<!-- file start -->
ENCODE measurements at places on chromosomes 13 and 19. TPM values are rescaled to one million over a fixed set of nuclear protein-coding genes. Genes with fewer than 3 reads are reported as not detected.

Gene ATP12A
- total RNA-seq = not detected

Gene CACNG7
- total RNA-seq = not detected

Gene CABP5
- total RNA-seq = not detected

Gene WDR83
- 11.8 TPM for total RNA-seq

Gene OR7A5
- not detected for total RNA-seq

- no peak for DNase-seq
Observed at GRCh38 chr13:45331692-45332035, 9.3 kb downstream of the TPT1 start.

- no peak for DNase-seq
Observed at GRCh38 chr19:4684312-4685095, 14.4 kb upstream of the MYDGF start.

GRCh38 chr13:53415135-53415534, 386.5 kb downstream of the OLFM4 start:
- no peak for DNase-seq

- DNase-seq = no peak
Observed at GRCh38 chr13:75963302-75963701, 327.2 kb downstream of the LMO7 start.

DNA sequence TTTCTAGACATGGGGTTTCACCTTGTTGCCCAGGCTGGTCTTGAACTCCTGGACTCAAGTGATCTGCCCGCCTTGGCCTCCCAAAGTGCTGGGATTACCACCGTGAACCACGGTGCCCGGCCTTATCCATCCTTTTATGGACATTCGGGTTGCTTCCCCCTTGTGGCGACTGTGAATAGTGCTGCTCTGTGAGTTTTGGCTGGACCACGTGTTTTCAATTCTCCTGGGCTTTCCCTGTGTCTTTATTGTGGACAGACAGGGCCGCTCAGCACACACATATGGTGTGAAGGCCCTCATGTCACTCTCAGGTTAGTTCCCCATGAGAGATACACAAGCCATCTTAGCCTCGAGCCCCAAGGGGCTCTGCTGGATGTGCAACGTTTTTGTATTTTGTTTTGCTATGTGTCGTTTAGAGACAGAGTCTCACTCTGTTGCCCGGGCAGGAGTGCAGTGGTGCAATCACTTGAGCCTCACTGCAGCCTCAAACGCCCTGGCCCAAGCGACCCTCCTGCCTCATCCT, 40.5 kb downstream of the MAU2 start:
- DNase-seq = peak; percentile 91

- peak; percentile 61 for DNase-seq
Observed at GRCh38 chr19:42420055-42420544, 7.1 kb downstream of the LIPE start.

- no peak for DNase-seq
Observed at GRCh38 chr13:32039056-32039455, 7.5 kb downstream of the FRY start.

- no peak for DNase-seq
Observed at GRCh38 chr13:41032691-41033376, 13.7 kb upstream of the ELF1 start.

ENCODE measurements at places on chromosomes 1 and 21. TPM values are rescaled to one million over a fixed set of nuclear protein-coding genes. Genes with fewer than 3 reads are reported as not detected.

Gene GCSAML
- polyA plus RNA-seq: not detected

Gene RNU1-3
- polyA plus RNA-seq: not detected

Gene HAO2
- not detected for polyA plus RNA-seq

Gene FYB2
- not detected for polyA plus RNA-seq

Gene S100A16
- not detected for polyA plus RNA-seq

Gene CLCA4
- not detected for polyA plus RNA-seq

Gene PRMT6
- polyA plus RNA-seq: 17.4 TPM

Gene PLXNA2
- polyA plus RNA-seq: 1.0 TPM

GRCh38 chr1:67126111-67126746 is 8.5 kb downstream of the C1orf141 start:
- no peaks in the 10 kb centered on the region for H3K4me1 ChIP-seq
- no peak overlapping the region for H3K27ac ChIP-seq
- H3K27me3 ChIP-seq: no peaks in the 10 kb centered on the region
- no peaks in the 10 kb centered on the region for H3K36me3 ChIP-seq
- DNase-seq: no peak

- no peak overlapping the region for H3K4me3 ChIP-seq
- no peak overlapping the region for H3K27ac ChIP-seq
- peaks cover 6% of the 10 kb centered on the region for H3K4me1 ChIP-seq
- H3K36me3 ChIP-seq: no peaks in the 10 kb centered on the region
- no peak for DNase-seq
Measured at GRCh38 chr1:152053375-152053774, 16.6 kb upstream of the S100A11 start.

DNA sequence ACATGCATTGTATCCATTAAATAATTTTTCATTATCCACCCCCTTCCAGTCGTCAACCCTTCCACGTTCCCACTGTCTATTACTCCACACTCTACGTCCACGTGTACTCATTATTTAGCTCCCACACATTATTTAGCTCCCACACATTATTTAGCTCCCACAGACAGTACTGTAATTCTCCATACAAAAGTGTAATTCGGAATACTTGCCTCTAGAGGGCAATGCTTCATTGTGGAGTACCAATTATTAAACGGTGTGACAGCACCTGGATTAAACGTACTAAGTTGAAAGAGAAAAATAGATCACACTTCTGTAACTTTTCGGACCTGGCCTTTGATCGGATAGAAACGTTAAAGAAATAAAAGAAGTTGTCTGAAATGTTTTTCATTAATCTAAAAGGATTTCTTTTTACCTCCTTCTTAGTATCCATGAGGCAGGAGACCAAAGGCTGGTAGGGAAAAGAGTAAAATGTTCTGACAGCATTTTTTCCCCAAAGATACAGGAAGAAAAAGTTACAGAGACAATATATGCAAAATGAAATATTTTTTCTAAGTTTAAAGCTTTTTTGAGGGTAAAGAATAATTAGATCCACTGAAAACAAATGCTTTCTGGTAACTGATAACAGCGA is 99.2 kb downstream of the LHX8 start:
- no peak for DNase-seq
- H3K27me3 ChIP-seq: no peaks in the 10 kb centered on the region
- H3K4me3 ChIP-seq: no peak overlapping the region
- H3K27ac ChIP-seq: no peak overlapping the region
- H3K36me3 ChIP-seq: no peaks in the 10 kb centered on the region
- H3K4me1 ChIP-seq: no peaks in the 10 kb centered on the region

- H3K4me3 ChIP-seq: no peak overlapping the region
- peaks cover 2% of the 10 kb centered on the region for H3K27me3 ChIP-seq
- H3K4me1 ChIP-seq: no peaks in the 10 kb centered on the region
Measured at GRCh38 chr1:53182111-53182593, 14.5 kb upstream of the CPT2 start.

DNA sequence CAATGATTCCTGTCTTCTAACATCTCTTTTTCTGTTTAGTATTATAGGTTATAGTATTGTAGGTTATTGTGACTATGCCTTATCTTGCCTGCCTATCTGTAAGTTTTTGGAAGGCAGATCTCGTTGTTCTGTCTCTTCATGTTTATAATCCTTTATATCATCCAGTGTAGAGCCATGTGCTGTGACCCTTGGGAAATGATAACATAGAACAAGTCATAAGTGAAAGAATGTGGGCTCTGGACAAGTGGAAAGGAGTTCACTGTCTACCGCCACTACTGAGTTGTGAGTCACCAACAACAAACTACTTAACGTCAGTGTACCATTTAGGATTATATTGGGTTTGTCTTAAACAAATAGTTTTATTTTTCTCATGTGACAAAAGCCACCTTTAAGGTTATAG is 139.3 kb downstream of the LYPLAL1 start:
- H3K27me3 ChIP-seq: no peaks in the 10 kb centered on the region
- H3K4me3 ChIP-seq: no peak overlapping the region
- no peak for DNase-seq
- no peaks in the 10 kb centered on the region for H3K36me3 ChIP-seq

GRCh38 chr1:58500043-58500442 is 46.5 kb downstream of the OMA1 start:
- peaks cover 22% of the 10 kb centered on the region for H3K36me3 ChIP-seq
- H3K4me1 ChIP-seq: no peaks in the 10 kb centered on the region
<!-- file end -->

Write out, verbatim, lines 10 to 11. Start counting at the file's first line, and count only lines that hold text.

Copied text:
Gene OR7A5
- not detected for total RNA-seq